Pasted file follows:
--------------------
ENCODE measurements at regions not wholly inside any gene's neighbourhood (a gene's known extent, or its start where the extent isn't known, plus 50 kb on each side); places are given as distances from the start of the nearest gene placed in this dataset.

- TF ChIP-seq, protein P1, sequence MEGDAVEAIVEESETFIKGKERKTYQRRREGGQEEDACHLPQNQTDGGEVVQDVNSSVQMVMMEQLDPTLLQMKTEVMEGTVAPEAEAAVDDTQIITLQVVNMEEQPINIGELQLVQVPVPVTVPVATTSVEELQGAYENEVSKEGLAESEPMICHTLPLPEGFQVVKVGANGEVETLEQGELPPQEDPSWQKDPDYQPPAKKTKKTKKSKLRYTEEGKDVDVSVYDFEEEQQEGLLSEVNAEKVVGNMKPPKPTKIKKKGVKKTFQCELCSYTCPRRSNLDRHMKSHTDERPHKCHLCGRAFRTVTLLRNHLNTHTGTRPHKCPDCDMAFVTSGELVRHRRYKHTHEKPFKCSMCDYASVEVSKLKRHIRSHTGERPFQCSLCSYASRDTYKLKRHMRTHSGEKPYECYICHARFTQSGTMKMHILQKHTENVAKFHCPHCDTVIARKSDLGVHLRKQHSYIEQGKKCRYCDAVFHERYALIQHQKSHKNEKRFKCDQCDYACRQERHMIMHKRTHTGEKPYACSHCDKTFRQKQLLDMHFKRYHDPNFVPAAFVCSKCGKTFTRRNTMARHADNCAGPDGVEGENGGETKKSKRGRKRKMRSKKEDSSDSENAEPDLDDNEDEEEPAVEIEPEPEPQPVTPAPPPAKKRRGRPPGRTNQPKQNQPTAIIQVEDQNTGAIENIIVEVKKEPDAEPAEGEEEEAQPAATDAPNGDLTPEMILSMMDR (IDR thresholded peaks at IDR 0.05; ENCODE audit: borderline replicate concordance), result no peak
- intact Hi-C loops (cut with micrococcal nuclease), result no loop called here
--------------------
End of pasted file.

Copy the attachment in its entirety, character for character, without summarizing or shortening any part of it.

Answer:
ENCODE measurements at regions not wholly inside any gene's neighbourhood (a gene's known extent, or its start where the extent isn't known, plus 50 kb on each side); places are given as distances from the start of the nearest gene placed in this dataset.

- TF ChIP-seq, protein P1, sequence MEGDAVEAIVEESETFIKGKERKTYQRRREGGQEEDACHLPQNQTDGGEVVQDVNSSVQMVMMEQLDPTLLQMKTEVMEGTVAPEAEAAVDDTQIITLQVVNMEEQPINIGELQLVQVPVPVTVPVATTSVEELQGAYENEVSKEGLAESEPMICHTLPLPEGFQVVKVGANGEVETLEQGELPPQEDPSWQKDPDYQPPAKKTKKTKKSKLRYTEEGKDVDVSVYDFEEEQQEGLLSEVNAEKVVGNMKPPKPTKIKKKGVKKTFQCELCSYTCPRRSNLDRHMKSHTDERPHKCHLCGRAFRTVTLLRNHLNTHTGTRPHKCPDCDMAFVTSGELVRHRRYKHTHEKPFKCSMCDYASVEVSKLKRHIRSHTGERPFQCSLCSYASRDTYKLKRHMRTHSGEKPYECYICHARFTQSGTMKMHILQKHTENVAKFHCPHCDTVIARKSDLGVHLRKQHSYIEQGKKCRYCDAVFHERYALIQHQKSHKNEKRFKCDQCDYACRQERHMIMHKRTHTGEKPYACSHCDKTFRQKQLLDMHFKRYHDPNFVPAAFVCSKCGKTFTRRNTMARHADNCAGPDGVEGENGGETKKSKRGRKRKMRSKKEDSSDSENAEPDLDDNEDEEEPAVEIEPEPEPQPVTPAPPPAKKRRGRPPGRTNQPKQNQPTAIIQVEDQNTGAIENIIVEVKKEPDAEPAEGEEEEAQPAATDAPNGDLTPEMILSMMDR (IDR thresholded peaks at IDR 0.05; ENCODE audit: borderline replicate concordance), result no peak
- intact Hi-C loops (cut with micrococcal nuclease), result no loop called here